Some time ago at Institute IQOQI-Innsbruck, Francesca Ferlaino began developing the idea of creating an online user-interactive platform to empower and support women in (quantum) physics, with the aim of providing a focal point for gathering information and connections. Today, the project has taken form and it's called Atom*innen. It will be launched on April 11th in Vienna.

To emphasise the importance of inclusive language, the university's new regulations were written using the feminine for all persons in the singular and plural: something very rare in institutional contexts.

The University of Trento's board unanimously approved a new regulation where all positions are referred to in the feminine form, aiming to promote gender equality in language. This move challenges the traditionally overextended use of the masculine in Italian, reflecting broader debates on sexism in language. While this linguistic shift is rare in institutional settings, it echoes ongoing discussions in Italian public and political spheres. Such debates include instances where female professionals advocate for recognition in the feminine form, while others argue for maintaining traditional linguistic conventions. This issue intersects with broader discussions about introducing inclusive language in official documents, an area where Italian politics has historically been resistant. Despite efforts like an unsuccessful 2022 amendment advocating for gender-inclusive language in official communication, the debate surrounding gendered language persists in Italian society.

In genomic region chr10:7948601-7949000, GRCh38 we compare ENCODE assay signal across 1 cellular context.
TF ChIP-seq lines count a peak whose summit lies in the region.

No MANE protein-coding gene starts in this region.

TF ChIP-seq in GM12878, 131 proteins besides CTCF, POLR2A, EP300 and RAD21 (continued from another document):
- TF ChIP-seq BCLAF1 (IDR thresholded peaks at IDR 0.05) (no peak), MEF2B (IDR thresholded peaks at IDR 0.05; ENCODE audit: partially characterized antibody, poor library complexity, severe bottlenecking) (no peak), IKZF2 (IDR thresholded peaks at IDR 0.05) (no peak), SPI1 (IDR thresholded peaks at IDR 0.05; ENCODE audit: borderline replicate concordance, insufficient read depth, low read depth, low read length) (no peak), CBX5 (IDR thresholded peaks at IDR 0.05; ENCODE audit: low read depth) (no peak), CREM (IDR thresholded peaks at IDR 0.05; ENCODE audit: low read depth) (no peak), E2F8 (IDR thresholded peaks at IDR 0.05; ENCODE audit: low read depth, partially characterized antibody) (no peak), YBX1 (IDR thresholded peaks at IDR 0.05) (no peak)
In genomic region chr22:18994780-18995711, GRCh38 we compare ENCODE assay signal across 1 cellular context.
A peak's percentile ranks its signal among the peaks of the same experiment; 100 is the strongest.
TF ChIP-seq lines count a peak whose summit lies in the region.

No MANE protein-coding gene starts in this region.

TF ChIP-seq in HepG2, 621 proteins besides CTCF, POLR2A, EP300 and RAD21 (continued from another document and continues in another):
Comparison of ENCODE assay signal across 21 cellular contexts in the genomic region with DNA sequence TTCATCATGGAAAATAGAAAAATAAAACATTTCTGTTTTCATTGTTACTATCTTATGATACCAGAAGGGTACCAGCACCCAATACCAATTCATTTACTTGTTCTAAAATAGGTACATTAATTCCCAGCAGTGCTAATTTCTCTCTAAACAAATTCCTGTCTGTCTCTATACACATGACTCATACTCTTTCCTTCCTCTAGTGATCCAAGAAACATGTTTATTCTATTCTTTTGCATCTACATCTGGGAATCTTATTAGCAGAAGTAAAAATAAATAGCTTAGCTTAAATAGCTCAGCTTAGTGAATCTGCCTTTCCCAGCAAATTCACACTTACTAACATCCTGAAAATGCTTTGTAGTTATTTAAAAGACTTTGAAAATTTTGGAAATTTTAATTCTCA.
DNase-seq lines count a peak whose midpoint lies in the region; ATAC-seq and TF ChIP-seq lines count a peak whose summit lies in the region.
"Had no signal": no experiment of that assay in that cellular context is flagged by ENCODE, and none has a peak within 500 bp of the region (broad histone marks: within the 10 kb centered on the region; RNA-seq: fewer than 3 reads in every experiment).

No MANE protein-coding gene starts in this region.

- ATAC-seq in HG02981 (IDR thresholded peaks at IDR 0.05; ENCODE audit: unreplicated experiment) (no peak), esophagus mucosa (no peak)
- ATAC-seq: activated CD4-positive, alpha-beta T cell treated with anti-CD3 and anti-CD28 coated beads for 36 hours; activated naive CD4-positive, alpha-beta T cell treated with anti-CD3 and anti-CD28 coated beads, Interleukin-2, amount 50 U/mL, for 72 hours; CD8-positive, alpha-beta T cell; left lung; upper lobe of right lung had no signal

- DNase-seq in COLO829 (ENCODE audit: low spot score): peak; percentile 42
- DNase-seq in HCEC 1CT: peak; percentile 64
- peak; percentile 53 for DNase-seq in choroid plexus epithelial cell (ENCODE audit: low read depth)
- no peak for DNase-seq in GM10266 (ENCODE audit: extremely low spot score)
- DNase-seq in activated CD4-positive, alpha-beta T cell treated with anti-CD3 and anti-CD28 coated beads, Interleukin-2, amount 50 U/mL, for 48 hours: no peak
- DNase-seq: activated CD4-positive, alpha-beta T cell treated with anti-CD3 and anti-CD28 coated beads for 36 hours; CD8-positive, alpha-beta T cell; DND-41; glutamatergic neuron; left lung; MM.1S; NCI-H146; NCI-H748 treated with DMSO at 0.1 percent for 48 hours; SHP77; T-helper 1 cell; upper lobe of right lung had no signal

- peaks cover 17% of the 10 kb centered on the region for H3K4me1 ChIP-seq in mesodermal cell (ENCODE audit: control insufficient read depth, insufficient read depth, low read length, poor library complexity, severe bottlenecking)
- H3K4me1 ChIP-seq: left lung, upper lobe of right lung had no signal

Read the full article in ilpost.

Women and girls make invaluable contributions to science but all too often face systemic barriers throughout their career: the scientific community still looses way too many bright minds at different levels of an academic career. We cannot afford that. Together, let's commit to creating an inclusive environment where all voices are heard and valued, where everyone has the opportunity to reach their full potential. Let's celebrate the women who inspire, innovate and transform our world through their passion for science and open opportunities for young girls to follow their paths.
With everyone onboard, we can build a future where girls will no longer be limited in pursuing their dreams, whether in STEM or any other field.


With the "Scientist of the Year" award, the Club of Education and Science Journalists is honouring the efforts of scientists to communicate their work and their discipline to a broad public for the 30th time. This year Glacier researcher Andrea Fischer won the award for her outstanding job of communicating the importance of research on ongoing climate change and the associated glacier retreat in particular to the general public.

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